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Sustainable Development Goals: India is ahead of all countries in the income group in achieving the Sustainable Development Goals. Here is an overview

The Covid-19 pandemic has wiped out two years of economic development. It has also made it difficult for countries around the world to adhere to the targets of the 2030 Sustainable Development Goals (SDGs). The world has pledged to, among other things, end extreme poverty, ensure universal health care and education for all children by 2030.

However, estimates from a study by the United Nations University in Helsinki, Finland, show that global poverty may be increasing for the first time since 1990. But care should be taken with these figures, as it is mainly the vulnerable population that would have fallen below the poverty line. poverty line – those just above the poverty line and vulnerable to events. Households just below the poverty line rise once the economy recovers.

So far, yet so close

2023 is right in the middle of the 2016-30 global SDG targets. However, the world is far from halfway when it comes to goals. Current trends, even before Covid, suggest that the world will only meet its 2030 goals half a century behind, in 2078. Low-income countries are even further behind. Based on their limited progress in the 2015-19 period, before Covid hit, they won’t achieve their sustainability goals until the 22nd century. High-income countries have made very little progress and, on current trends, will only reach their 2030 targets in the second half of the next century.

Although India is also behind on the SDG targets, it is still an outlier when it comes to performance on the 2030 targets. With the current pace, India is well ahead of any income group. It would reach its 2030 targets in 2059.

This analysis is entirely based on the SDG index developed by Jeffery Sachs et al. Here it is also clear that India has overtaken (whether in the period 2000-21, 2015-21 or 2015-19) low income countries, lower middle income countries, upper middle income countries , high-income countries, and the world. The SDG Index score improved by 4.0 points between 2015 and 2019, which is higher than all country groups and all other G20 countries. India’s attempts to maintain the momentum of the SDGs may be a lesson for many lower-middle-income and even high-income countries.

Regardless, India still ranks 121st on this SDG index. The quest to SDG is a work in progress. NITI Aayog also tracks India’s progress on the SDGs. However, the latest data available is from 2020. Covid has delayed both data collection and dissemination. It must be resumed immediately. A prerequisite for evidence-based policy making is the timely availability of accurate and up-to-date data.

According to NITI Aayog’s 2020-21 SDG Index, India did not perform very well on goals such as zero hunger (SDG Index score 47), gender equality (48) , climate action (54) and industry, innovation and infrastructure (55) . For something like zero hunger, there would have been significant improvements in SDG scores over the past two years. The Pradhan Mantri Garib Kalyan Anna Yojana (PM-GKAY) responded to the needs of poor and vulnerable populations by providing them with free food grains. GoI’s total expenditure on PM-GKAY is said to be nearly ₹3.40 lakh crore by the end of September 2022 since its inception in 2020.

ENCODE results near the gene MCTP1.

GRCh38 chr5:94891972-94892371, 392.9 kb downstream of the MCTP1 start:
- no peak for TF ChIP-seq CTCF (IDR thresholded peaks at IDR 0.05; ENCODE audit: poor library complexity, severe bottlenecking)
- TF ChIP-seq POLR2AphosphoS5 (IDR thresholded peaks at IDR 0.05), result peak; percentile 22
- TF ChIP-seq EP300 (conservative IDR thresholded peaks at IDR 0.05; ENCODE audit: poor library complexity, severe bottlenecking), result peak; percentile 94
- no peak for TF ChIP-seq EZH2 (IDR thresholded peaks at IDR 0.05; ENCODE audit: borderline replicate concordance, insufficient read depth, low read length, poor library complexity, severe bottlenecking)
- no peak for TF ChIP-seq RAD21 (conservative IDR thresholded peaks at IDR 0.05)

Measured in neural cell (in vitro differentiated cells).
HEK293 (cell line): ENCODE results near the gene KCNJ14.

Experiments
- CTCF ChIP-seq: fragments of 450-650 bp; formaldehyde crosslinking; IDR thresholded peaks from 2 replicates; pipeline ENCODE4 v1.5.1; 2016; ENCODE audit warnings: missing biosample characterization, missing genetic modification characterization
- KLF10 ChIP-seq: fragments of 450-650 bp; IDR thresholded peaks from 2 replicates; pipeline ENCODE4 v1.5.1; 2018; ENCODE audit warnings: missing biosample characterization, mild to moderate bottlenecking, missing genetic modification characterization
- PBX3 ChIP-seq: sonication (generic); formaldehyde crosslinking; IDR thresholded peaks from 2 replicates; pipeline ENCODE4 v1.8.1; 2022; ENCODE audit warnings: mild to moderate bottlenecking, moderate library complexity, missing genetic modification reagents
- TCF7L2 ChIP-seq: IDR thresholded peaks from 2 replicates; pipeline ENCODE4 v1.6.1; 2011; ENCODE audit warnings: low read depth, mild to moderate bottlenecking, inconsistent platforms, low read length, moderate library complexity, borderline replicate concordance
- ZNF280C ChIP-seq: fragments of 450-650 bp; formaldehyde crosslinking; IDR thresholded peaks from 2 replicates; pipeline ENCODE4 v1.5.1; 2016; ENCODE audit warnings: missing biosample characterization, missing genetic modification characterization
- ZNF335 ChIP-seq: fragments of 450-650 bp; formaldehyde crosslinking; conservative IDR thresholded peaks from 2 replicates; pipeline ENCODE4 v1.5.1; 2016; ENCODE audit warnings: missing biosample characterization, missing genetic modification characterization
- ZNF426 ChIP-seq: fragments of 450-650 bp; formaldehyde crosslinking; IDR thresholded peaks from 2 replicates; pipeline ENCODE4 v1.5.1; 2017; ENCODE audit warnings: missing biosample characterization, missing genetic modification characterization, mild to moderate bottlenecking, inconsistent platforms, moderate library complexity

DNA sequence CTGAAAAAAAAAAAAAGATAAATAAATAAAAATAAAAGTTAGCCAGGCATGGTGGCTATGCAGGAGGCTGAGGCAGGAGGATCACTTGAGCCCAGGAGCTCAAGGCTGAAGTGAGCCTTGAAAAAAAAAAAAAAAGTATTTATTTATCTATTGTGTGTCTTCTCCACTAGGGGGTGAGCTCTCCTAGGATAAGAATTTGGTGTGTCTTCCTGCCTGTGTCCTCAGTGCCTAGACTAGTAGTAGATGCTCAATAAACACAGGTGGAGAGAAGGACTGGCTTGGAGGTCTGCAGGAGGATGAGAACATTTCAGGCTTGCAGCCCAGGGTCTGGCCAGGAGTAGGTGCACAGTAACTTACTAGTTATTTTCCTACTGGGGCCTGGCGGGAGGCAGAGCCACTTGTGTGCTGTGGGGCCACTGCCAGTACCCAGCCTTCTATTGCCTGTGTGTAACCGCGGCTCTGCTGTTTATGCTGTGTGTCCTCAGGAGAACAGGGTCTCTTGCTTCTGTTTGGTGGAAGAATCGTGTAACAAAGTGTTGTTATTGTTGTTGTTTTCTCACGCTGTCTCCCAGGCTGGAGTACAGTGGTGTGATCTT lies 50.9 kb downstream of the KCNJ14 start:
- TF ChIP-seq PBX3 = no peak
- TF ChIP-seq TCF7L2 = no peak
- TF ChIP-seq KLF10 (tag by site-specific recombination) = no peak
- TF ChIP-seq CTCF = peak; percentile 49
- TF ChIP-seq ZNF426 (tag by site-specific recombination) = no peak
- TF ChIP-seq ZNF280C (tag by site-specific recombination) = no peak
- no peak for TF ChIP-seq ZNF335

Although there are some issues with the indicators used to assess progress on the SDGs, it gives an understanding of intra-Indian performance variability on various development indicators. Rankings show which states are lowering the overall ranking. This varies by indicator, but there are few states that do not score well on all indicators.

States Drag Act

Major states that are below the national SDG score are Bihar, Jharkhand, Uttar Pradesh, Rajasthan, Odisha, Chhattisgarh, West Bengal and Madhya Pradesh. Unfortunately, the gradual annual increase in SDG scores is also miniscule in states like Bihar, Jharkhand, Rajasthan and Odisha. Since the states that are not performing well are also the most populous states in the country, any improvement or deterioration in their performance on the SDGs has a significant impact on the country’s performance on the SDGs. It is worth mentioning that states like Kerala, Himachal Pradesh, Tamil Nadu, Andhra Pradesh, Karnataka and Uttarakhand pull the national average. Other states can learn from it.

There must have been some regression in SDG scores due to Covid. For example, performance on the quality of education would suffer. According to the Union Ministry of Education National Achievement Survey, a gradual decline in learning levels in all areas has been observed. 85% of class 8 students, even in a city like Chandigarh, found it difficult to access online lessons due to the non-availability of any digital device. The disparity becomes glaring when one leaves the cities for the rural areas.

While the ministry has offered an alternative program, Swayam Prabha and PM e-Vidya portal and broadcast of lectures on satellite TV, it cannot replace classroom learning. Much will have to be done to compensate for the damage caused to the levels of learning, in particular at the primary and secondary levels. Learning loss during the formative years tends to affect economic outcomes in the future.